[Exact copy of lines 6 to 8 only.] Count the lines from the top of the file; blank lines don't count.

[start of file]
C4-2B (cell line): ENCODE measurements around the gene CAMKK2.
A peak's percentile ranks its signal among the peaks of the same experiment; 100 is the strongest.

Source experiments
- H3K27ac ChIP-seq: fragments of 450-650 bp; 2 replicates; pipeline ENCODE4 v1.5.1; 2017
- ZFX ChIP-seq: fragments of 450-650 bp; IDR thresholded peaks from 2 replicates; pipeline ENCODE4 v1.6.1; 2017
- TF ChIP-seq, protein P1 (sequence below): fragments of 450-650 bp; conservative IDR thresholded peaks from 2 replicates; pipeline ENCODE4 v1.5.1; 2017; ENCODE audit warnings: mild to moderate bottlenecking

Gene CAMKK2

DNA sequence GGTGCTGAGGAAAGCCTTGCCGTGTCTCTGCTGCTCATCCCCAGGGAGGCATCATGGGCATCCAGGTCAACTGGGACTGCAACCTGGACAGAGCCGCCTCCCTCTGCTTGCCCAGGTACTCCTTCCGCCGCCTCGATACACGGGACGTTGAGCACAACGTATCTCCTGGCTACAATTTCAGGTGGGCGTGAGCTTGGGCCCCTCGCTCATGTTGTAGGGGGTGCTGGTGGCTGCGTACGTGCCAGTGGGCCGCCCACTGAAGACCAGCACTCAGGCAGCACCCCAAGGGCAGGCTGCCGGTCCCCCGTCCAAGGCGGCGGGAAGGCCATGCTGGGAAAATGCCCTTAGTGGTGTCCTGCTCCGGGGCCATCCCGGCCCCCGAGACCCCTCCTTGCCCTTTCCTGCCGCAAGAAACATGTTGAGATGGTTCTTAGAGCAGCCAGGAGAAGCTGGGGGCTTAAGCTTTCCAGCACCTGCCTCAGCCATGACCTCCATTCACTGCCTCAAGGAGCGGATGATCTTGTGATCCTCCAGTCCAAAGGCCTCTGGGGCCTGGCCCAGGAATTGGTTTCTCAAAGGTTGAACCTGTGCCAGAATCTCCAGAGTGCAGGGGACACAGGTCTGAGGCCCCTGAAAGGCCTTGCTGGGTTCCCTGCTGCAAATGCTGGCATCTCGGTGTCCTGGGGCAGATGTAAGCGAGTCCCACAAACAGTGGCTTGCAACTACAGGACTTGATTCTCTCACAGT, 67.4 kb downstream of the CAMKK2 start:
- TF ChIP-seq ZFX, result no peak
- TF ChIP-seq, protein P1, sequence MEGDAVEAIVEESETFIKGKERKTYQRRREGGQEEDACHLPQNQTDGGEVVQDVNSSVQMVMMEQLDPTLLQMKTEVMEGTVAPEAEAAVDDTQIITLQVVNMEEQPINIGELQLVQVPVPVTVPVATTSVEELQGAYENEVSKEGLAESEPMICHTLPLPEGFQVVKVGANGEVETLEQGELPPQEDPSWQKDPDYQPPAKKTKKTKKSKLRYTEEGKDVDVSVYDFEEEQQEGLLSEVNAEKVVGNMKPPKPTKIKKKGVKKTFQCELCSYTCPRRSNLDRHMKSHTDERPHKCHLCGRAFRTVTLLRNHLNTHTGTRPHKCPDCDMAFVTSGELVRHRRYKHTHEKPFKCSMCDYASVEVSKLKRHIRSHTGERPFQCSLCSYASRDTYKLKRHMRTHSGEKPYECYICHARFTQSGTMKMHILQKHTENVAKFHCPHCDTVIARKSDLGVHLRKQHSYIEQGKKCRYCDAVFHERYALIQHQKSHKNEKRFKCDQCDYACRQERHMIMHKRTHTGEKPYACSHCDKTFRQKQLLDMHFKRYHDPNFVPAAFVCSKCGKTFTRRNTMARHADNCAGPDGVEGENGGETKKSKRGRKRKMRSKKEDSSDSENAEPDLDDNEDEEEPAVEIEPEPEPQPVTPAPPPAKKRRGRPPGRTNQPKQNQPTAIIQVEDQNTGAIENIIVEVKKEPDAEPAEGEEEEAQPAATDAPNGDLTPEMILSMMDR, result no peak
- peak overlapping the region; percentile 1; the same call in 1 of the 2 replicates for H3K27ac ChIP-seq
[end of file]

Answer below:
- TF ChIP-seq, protein P1 (sequence below): fragments of 450-650 bp; conservative IDR thresholded peaks from 2 replicates; pipeline ENCODE4 v1.5.1; 2017; ENCODE audit warnings: mild to moderate bottlenecking

Gene CAMKK2

DNA sequence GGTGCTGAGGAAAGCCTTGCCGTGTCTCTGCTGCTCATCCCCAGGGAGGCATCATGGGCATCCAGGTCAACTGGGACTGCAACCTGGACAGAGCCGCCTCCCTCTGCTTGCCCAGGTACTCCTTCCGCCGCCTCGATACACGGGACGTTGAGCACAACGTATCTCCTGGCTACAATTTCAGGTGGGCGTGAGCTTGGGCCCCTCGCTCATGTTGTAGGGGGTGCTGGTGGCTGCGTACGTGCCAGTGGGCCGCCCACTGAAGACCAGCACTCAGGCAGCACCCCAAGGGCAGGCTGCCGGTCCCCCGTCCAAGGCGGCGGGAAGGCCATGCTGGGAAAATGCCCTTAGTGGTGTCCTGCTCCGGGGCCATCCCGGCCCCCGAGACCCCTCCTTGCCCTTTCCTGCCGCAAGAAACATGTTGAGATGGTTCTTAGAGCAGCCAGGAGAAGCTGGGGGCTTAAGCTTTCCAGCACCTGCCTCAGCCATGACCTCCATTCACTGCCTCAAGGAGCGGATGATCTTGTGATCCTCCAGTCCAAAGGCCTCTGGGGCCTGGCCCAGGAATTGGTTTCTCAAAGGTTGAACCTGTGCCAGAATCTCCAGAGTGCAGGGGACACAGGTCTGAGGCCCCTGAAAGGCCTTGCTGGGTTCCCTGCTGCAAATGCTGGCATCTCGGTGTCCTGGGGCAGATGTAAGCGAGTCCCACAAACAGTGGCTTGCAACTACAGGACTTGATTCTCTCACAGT, 67.4 kb downstream of the CAMKK2 start: